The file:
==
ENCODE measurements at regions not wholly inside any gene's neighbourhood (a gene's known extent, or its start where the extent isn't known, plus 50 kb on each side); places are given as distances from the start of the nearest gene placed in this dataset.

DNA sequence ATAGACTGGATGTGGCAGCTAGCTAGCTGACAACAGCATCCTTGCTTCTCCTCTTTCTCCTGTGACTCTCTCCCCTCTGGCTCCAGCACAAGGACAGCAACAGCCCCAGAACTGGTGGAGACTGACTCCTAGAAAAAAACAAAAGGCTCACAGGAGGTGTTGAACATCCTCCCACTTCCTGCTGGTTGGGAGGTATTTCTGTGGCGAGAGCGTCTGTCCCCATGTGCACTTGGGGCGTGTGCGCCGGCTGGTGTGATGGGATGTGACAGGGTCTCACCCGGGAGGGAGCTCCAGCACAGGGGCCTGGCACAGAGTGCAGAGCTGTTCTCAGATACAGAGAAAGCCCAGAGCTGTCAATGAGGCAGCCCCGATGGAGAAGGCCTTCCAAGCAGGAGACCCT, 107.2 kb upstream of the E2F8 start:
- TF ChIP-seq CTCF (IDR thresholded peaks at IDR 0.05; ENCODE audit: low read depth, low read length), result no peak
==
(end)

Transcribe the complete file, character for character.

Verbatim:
ENCODE measurements at regions not wholly inside any gene's neighbourhood (a gene's known extent, or its start where the extent isn't known, plus 50 kb on each side); places are given as distances from the start of the nearest gene placed in this dataset.

DNA sequence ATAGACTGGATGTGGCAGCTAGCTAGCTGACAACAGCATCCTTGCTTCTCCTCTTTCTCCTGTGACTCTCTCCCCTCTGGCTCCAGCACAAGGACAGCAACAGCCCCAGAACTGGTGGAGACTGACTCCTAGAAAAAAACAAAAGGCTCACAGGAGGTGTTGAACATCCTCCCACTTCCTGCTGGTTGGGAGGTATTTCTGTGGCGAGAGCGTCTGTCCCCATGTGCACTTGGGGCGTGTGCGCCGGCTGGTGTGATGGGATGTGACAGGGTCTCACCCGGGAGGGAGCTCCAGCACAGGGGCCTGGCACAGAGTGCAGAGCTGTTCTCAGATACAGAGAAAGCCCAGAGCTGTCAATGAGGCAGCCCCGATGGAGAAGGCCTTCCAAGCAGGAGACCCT, 107.2 kb upstream of the E2F8 start:
- TF ChIP-seq CTCF (IDR thresholded peaks at IDR 0.05; ENCODE audit: low read depth, low read length), result no peak